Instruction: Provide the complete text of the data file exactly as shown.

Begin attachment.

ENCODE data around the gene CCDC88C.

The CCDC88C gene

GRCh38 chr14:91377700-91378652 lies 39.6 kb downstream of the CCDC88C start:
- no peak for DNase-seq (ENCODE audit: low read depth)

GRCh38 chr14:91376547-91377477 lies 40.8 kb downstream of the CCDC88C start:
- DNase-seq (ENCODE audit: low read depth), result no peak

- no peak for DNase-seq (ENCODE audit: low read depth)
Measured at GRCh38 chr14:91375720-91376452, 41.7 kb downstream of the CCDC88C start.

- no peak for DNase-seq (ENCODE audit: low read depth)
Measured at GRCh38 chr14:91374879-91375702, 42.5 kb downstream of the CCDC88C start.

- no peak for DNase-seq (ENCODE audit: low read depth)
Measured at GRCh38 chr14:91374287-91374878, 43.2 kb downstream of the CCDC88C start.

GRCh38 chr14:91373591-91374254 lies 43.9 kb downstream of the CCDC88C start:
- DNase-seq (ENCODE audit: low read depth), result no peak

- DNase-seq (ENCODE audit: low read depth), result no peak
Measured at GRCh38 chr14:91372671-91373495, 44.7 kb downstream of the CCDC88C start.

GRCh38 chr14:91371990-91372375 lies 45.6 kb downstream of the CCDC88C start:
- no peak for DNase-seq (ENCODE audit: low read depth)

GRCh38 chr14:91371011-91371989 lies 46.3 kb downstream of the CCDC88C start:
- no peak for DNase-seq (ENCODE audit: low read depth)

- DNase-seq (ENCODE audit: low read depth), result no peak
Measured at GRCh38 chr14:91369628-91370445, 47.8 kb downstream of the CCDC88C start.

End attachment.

ENCODE data around the gene CCDC88C.

The CCDC88C gene

GRCh38 chr14:91377700-91378652 lies 39.6 kb downstream of the CCDC88C start:
- no peak for DNase-seq (ENCODE audit: low read depth)

GRCh38 chr14:91376547-91377477 lies 40.8 kb downstream of the CCDC88C start:
- DNase-seq (ENCODE audit: low read depth), result no peak

- no peak for DNase-seq (ENCODE audit: low read depth)
Measured at GRCh38 chr14:91375720-91376452, 41.7 kb downstream of the CCDC88C start.

- no peak for DNase-seq (ENCODE audit: low read depth)
Measured at GRCh38 chr14:91374879-91375702, 42.5 kb downstream of the CCDC88C start.

- no peak for DNase-seq (ENCODE audit: low read depth)
Measured at GRCh38 chr14:91374287-91374878, 43.2 kb downstream of the CCDC88C start.

GRCh38 chr14:91373591-91374254 lies 43.9 kb downstream of the CCDC88C start:
- DNase-seq (ENCODE audit: low read depth), result no peak

- DNase-seq (ENCODE audit: low read depth), result no peak
Measured at GRCh38 chr14:91372671-91373495, 44.7 kb downstream of the CCDC88C start.

GRCh38 chr14:91371990-91372375 lies 45.6 kb downstream of the CCDC88C start:
- no peak for DNase-seq (ENCODE audit: low read depth)

GRCh38 chr14:91371011-91371989 lies 46.3 kb downstream of the CCDC88C start:
- no peak for DNase-seq (ENCODE audit: low read depth)

- DNase-seq (ENCODE audit: low read depth), result no peak
Measured at GRCh38 chr14:91369628-91370445, 47.8 kb downstream of the CCDC88C start.